The betrothed beneficiaries of the humorously titled “Bankruptcy Abuse Prevention and Consumer Protection Act of 2005” (BAPCPA) were the big banks and credit card companies lobbying pays off to donate money. The latest law likewise helps people with alimony and child support awards. But a third winner was your congenial, backyard tax collector. In all-purpose, the BAPCPA makes bankruptcies more awkward and expensive. But it also exempts certain taxes that were previously dischargeable, and lengthens waiting periods before other taxes become dischargeable. In addition, overdue taxpayers are forthwith mandatory to file unfiled returns, to stay in compliance thenceforward, and to provide copies of returns to creditors and to the trustee. Notwithstanding, for some individuals, bankruptcy can yet be useful in dealing with troublesome tax debts.
Individual debtors typically apply either Chapter 7 or Chapter 13. In Chapter 7, a trustee protects the interests of unsecured creditors. (Secured creditors are already safe by liens on the debtor’s assets.) Taxable assets, if any, are sold. Completely encumbered assets are mostly abandoned, subject to the liens. No payments from post-petition earnings are mandatory.
Chapter 13 is for those who can give monthly payments. A debtor can’t take unsecured debts of more than $307,675, nor secured debts of more than $922,975. Payments are based on the debtor’s ability to pay. The trustee makes distributions to the creditors in accordance with their priority under the Bankruptcy Code. For a Chapter 13 plan to be confirmed, the payments must cover all priority debts in full. Afterwards the required payments, all dischargeable debts that exist unpaid are discharged. In the past, payments ran for as short as three years. But under the BAPCPA, a few debtors will be required to make payments for five years. Worsened still, the computing of the capacity to pay will now be based on the IRS’s standards for permissible living expenses. (Therefore, many bankruptcy lawyers who never earlier thought about taxes or IRS procedures are now getting a crash course in “IRS Law.”)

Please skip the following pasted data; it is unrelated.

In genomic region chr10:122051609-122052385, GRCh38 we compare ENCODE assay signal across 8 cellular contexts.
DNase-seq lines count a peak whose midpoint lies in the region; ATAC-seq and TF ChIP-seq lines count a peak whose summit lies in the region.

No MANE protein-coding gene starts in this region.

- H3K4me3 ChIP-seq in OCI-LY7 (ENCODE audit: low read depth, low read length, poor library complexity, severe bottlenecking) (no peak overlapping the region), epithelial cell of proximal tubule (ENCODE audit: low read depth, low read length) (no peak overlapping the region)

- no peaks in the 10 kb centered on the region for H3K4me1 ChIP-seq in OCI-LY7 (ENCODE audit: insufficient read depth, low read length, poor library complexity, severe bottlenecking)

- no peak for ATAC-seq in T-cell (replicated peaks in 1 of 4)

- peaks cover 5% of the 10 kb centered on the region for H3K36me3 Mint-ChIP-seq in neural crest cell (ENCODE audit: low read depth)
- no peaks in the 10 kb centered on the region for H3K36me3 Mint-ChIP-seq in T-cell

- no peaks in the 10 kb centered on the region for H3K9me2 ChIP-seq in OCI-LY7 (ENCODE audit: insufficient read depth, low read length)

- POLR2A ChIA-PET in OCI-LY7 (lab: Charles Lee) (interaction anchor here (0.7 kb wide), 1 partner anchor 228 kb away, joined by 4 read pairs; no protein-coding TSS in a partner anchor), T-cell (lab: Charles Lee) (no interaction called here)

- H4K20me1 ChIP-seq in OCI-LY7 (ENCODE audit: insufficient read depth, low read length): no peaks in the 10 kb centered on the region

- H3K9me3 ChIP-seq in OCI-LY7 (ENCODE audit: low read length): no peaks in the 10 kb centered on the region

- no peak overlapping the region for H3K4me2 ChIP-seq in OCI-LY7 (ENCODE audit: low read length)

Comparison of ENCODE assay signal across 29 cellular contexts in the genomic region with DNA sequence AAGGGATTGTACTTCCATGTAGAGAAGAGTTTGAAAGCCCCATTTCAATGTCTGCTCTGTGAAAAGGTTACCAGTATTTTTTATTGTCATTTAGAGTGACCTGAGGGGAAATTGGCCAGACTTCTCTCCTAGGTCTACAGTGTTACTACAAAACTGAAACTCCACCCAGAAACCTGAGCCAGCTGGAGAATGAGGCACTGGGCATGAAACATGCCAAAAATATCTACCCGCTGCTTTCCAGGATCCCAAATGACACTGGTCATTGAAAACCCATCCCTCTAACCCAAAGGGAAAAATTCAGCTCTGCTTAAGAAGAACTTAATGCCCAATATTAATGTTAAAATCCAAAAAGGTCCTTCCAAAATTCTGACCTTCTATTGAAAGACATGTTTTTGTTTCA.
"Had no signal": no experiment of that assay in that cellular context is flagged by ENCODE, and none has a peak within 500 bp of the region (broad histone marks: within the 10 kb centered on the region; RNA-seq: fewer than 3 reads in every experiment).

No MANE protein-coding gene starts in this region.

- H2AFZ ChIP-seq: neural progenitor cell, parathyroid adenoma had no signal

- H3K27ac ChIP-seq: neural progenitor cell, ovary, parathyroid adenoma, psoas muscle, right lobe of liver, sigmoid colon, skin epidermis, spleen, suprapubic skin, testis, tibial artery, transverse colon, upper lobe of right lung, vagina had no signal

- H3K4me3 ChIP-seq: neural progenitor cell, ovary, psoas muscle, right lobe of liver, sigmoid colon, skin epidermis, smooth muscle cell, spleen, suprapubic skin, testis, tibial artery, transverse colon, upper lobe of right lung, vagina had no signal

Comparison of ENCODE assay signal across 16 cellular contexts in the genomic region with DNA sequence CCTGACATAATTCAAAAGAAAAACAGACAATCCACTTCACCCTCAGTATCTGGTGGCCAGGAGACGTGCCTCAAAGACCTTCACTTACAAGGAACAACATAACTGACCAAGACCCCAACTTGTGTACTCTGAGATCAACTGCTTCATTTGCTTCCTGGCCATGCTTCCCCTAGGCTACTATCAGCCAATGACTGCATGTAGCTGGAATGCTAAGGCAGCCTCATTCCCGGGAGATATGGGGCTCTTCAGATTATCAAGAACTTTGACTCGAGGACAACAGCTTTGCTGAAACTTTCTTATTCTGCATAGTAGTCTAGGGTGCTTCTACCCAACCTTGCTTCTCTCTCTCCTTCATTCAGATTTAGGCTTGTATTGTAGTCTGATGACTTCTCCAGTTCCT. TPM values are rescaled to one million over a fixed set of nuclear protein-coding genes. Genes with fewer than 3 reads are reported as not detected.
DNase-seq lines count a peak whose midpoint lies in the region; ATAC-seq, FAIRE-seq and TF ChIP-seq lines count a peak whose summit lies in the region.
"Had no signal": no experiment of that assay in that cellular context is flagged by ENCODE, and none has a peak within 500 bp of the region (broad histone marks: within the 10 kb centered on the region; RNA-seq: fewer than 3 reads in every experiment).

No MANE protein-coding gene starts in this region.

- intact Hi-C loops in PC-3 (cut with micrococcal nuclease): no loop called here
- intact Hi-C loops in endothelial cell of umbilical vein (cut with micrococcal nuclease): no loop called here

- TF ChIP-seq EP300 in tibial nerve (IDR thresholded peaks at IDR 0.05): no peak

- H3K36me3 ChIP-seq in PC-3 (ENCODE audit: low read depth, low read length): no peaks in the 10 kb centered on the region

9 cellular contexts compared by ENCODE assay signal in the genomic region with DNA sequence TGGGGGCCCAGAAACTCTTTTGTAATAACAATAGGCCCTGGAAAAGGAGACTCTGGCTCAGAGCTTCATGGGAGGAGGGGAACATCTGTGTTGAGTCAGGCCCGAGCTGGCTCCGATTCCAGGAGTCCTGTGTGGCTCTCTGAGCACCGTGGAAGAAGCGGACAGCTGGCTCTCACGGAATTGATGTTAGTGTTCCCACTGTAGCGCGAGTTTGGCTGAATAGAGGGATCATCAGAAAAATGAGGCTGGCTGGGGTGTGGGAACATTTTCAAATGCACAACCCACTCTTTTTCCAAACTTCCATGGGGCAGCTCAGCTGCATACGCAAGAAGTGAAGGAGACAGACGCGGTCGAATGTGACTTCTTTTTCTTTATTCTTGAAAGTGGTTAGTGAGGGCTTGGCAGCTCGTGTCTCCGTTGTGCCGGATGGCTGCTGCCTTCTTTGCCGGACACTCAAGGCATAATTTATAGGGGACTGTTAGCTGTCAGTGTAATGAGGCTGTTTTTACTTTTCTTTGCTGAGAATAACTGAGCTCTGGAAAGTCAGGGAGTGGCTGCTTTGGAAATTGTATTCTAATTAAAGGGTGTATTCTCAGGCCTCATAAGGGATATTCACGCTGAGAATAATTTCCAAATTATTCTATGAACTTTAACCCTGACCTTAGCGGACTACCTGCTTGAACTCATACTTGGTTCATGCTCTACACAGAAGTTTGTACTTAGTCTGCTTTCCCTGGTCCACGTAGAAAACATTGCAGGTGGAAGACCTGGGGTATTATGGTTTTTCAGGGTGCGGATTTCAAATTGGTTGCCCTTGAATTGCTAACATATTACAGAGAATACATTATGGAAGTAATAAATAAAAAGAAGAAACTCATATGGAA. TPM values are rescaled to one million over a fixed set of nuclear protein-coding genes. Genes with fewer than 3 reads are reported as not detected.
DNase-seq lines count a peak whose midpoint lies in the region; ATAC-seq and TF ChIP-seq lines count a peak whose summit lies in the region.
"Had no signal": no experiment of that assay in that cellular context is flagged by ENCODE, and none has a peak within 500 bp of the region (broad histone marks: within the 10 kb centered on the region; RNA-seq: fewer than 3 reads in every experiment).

Prior to the BAPCPA, Chapter 11 was rarely used by people, but was mostly for businesses seeking to “reorganize” their debts. A Chapter 11 is more difficult and pricey than a Chapter 7 or Chapter 13. But after the BAPCPA, there will be debtors who can’t exercise Chapter 7, but who owe too much for a Chapter 13. These underpriveleged souls could have to use Chapter 11, with the attendant difficultly, delay and expense.